Functional MRI has been used to understand functional connectivity as well as brain activation in numerous chronic pain conditions.22,24,38–40,44–47,50,52,56,57,62,63,67,70,76–79 Pain-related RSN, such as the anterior default mode network (aDMN) and the fronto-insular network, have been shown to have altered temporal coherence in chronic pain patients compared with healthy controls.77 Specifically, patients show higher resting-state signal fluctuations in the aDMN and fronto-insular network regions in comparison with healthy participants, reflecting altered neural activity with chronic pain.77 Altered resting-state dynamics have been noted within the pain network of FM patients compared with healthy controls as well.40 Abnormalities have also been identified in the DMN in patients with TMD, such that the mPFC of the DMN exhibited enhanced functional connectivity with the retrosplenial cortex, the posterior cingulate cortex (PCC), and the precuneus (PCu) cortex in the patient group relative to healthy controls.52 Pain rumination, which is the tendency to repeatedly have negative thoughts about pain, has also been shown to be positively related to mPFC functional connectivity to numerous regions in the patient group, including the medial thalamus, the PCC/PCu, and the retrosplenial cortex, which are involved in various aspects of pain perception.52 Hypnotically induced hypoalgesia has been shown to modulate the painful experience in patients with TMD, resulting in the suppression of cortical activity in numerous brain regions while only activating the right insula.50 In 1 study, it was suggested that not all forms of chronic pain are associated with remodeling of the primary somatosensory cortex (S1).57 Although S1 reorganization was evident in neuropathic pain patients, as observed in those with painful trigeminal neuropathy, non-neuropathic chronic pain patients with TMD did not display cortical reorganization.57 Attentional networks have been shown to be modified in patients with diabetic neuropathic pain.55 Reductions in the connectivity of the dorsal attentional network, the ventral attentional network, and the dorsal ACC have been observed in patients compared with healthy controls, suggesting a disruption in attention and salience processing systems in chronic pain.55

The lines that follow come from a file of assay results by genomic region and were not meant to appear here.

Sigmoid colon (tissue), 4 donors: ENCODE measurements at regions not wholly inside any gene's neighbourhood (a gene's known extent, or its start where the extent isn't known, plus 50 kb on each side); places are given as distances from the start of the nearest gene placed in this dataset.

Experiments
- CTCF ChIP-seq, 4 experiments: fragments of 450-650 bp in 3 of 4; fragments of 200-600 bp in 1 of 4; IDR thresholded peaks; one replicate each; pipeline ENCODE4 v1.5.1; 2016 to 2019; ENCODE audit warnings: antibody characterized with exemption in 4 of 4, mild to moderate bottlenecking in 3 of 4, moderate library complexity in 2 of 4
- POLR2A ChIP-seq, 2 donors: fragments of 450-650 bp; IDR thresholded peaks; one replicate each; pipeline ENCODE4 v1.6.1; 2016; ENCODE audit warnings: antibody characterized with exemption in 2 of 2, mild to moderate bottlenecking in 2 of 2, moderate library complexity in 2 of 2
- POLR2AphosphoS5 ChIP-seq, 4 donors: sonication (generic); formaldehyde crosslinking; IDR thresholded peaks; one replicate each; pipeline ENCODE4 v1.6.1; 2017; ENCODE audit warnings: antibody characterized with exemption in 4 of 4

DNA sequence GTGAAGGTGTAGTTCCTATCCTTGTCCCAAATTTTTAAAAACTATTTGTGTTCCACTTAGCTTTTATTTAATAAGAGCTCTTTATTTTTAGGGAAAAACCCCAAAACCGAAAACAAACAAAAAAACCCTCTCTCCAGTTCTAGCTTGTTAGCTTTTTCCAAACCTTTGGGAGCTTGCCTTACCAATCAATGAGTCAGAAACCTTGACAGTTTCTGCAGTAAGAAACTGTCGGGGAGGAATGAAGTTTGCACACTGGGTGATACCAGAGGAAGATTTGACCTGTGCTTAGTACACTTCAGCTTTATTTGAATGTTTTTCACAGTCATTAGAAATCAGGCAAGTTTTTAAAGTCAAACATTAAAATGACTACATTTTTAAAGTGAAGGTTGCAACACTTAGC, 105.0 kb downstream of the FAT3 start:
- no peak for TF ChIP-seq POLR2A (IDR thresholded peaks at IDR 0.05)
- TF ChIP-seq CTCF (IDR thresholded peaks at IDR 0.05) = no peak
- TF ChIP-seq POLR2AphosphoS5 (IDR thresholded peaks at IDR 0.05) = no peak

Burning mouth syndrome patients report more intense pain during the late afternoon compared with the early morning period.79 It is, thus, not surprising that enhanced functional connectivity has been observed between the mPFC and pain processing regions in the brain of BMS patients in the afternoon compared with the morning scan.79 With regards to chronic migraine, atypical resting-state functional connectivity has been identified in the brain of patients between affective pain processing regions and other regions involved in pain experience.73 This altered connectivity was shown to have an interictal component that persisted between migraine attacks.73 In patients with CRPS of the left hand, application of painful electrical stimulus revealed cortical activations that differed from healthy controls.67 Specifically, the patient group showed stronger activation of the PCC as the painful stimulus was applied to the symptomatic hand compared with healthy controls. This observed activation was also not evident when the asymptomatic hand of CRPS patients was stimulated. These results show that chronic pain changes cerebral pain processing.67